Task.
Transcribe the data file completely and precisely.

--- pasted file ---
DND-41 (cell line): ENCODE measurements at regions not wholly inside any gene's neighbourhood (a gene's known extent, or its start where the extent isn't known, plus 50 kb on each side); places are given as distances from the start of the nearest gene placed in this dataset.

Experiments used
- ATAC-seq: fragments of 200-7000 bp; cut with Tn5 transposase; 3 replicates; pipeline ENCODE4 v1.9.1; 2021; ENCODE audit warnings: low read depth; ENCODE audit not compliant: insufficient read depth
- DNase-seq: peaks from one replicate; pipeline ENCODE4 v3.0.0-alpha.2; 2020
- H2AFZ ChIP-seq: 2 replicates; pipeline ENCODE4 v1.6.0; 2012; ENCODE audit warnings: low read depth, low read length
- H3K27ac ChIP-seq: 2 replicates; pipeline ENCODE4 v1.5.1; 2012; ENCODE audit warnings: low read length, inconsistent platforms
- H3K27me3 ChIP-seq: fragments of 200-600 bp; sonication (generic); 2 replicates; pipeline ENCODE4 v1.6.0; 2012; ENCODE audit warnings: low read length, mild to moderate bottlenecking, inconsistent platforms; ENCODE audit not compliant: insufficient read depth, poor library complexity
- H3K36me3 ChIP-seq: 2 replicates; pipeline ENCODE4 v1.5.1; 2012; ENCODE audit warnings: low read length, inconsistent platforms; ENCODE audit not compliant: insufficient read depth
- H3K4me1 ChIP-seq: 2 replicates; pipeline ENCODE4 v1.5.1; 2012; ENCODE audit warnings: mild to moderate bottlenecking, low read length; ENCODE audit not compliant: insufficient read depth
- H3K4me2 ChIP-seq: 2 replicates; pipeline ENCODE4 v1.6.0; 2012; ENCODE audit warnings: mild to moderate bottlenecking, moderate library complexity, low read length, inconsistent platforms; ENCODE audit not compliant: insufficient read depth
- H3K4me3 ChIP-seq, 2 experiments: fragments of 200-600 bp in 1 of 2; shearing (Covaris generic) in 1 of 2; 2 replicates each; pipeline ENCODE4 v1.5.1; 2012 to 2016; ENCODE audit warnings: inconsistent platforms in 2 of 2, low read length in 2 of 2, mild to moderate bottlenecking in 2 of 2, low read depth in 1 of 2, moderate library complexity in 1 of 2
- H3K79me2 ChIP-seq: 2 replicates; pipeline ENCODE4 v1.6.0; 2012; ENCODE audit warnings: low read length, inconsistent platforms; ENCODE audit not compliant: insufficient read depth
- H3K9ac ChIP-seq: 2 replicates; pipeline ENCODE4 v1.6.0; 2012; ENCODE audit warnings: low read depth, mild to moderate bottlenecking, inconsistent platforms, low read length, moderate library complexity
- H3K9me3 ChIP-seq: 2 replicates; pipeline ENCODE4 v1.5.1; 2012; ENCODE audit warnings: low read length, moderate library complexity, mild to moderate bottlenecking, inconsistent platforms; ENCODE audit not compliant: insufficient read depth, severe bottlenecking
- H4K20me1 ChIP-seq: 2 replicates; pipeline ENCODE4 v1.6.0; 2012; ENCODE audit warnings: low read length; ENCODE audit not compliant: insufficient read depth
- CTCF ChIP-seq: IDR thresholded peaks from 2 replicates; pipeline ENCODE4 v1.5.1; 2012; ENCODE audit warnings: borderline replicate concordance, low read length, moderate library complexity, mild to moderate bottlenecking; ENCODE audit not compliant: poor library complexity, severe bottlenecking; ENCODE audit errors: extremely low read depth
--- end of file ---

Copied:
DND-41 (cell line): ENCODE measurements at regions not wholly inside any gene's neighbourhood (a gene's known extent, or its start where the extent isn't known, plus 50 kb on each side); places are given as distances from the start of the nearest gene placed in this dataset.

Experiments used
- ATAC-seq: fragments of 200-7000 bp; cut with Tn5 transposase; 3 replicates; pipeline ENCODE4 v1.9.1; 2021; ENCODE audit warnings: low read depth; ENCODE audit not compliant: insufficient read depth
- DNase-seq: peaks from one replicate; pipeline ENCODE4 v3.0.0-alpha.2; 2020
- H2AFZ ChIP-seq: 2 replicates; pipeline ENCODE4 v1.6.0; 2012; ENCODE audit warnings: low read depth, low read length
- H3K27ac ChIP-seq: 2 replicates; pipeline ENCODE4 v1.5.1; 2012; ENCODE audit warnings: low read length, inconsistent platforms
- H3K27me3 ChIP-seq: fragments of 200-600 bp; sonication (generic); 2 replicates; pipeline ENCODE4 v1.6.0; 2012; ENCODE audit warnings: low read length, mild to moderate bottlenecking, inconsistent platforms; ENCODE audit not compliant: insufficient read depth, poor library complexity
- H3K36me3 ChIP-seq: 2 replicates; pipeline ENCODE4 v1.5.1; 2012; ENCODE audit warnings: low read length, inconsistent platforms; ENCODE audit not compliant: insufficient read depth
- H3K4me1 ChIP-seq: 2 replicates; pipeline ENCODE4 v1.5.1; 2012; ENCODE audit warnings: mild to moderate bottlenecking, low read length; ENCODE audit not compliant: insufficient read depth
- H3K4me2 ChIP-seq: 2 replicates; pipeline ENCODE4 v1.6.0; 2012; ENCODE audit warnings: mild to moderate bottlenecking, moderate library complexity, low read length, inconsistent platforms; ENCODE audit not compliant: insufficient read depth
- H3K4me3 ChIP-seq, 2 experiments: fragments of 200-600 bp in 1 of 2; shearing (Covaris generic) in 1 of 2; 2 replicates each; pipeline ENCODE4 v1.5.1; 2012 to 2016; ENCODE audit warnings: inconsistent platforms in 2 of 2, low read length in 2 of 2, mild to moderate bottlenecking in 2 of 2, low read depth in 1 of 2, moderate library complexity in 1 of 2
- H3K79me2 ChIP-seq: 2 replicates; pipeline ENCODE4 v1.6.0; 2012; ENCODE audit warnings: low read length, inconsistent platforms; ENCODE audit not compliant: insufficient read depth
- H3K9ac ChIP-seq: 2 replicates; pipeline ENCODE4 v1.6.0; 2012; ENCODE audit warnings: low read depth, mild to moderate bottlenecking, inconsistent platforms, low read length, moderate library complexity
- H3K9me3 ChIP-seq: 2 replicates; pipeline ENCODE4 v1.5.1; 2012; ENCODE audit warnings: low read length, moderate library complexity, mild to moderate bottlenecking, inconsistent platforms; ENCODE audit not compliant: insufficient read depth, severe bottlenecking
- H4K20me1 ChIP-seq: 2 replicates; pipeline ENCODE4 v1.6.0; 2012; ENCODE audit warnings: low read length; ENCODE audit not compliant: insufficient read depth
- CTCF ChIP-seq: IDR thresholded peaks from 2 replicates; pipeline ENCODE4 v1.5.1; 2012; ENCODE audit warnings: borderline replicate concordance, low read length, moderate library complexity, mild to moderate bottlenecking; ENCODE audit not compliant: poor library complexity, severe bottlenecking; ENCODE audit errors: extremely low read depth